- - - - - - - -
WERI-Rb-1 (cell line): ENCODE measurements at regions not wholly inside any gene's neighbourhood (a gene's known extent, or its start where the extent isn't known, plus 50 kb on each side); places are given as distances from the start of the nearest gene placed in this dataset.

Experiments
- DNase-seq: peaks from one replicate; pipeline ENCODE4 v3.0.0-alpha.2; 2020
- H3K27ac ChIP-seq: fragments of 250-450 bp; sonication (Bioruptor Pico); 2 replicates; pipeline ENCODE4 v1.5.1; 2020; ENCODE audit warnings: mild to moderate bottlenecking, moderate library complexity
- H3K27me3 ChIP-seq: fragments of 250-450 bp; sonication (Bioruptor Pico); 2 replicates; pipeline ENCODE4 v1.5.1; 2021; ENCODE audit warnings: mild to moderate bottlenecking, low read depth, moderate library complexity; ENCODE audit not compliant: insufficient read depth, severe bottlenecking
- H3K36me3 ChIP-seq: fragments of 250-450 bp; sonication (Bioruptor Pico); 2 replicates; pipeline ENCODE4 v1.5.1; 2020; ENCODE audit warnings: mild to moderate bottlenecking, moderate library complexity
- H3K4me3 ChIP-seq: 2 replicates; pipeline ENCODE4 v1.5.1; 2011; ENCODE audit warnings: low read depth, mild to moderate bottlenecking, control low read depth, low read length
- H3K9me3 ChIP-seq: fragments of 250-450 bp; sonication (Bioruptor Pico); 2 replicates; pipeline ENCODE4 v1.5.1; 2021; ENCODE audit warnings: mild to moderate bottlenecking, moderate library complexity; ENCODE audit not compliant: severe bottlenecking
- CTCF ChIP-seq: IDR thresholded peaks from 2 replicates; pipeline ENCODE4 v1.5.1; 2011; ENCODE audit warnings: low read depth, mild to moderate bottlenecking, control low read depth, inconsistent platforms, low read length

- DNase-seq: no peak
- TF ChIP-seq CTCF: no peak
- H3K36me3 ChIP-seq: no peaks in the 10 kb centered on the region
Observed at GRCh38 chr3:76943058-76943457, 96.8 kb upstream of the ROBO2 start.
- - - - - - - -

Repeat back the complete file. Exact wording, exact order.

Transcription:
WERI-Rb-1 (cell line): ENCODE measurements at regions not wholly inside any gene's neighbourhood (a gene's known extent, or its start where the extent isn't known, plus 50 kb on each side); places are given as distances from the start of the nearest gene placed in this dataset.

Experiments
- DNase-seq: peaks from one replicate; pipeline ENCODE4 v3.0.0-alpha.2; 2020
- H3K27ac ChIP-seq: fragments of 250-450 bp; sonication (Bioruptor Pico); 2 replicates; pipeline ENCODE4 v1.5.1; 2020; ENCODE audit warnings: mild to moderate bottlenecking, moderate library complexity
- H3K27me3 ChIP-seq: fragments of 250-450 bp; sonication (Bioruptor Pico); 2 replicates; pipeline ENCODE4 v1.5.1; 2021; ENCODE audit warnings: mild to moderate bottlenecking, low read depth, moderate library complexity; ENCODE audit not compliant: insufficient read depth, severe bottlenecking
- H3K36me3 ChIP-seq: fragments of 250-450 bp; sonication (Bioruptor Pico); 2 replicates; pipeline ENCODE4 v1.5.1; 2020; ENCODE audit warnings: mild to moderate bottlenecking, moderate library complexity
- H3K4me3 ChIP-seq: 2 replicates; pipeline ENCODE4 v1.5.1; 2011; ENCODE audit warnings: low read depth, mild to moderate bottlenecking, control low read depth, low read length
- H3K9me3 ChIP-seq: fragments of 250-450 bp; sonication (Bioruptor Pico); 2 replicates; pipeline ENCODE4 v1.5.1; 2021; ENCODE audit warnings: mild to moderate bottlenecking, moderate library complexity; ENCODE audit not compliant: severe bottlenecking
- CTCF ChIP-seq: IDR thresholded peaks from 2 replicates; pipeline ENCODE4 v1.5.1; 2011; ENCODE audit warnings: low read depth, mild to moderate bottlenecking, control low read depth, inconsistent platforms, low read length

- DNase-seq: no peak
- TF ChIP-seq CTCF: no peak
- H3K36me3 ChIP-seq: no peaks in the 10 kb centered on the region
Observed at GRCh38 chr3:76943058-76943457, 96.8 kb upstream of the ROBO2 start.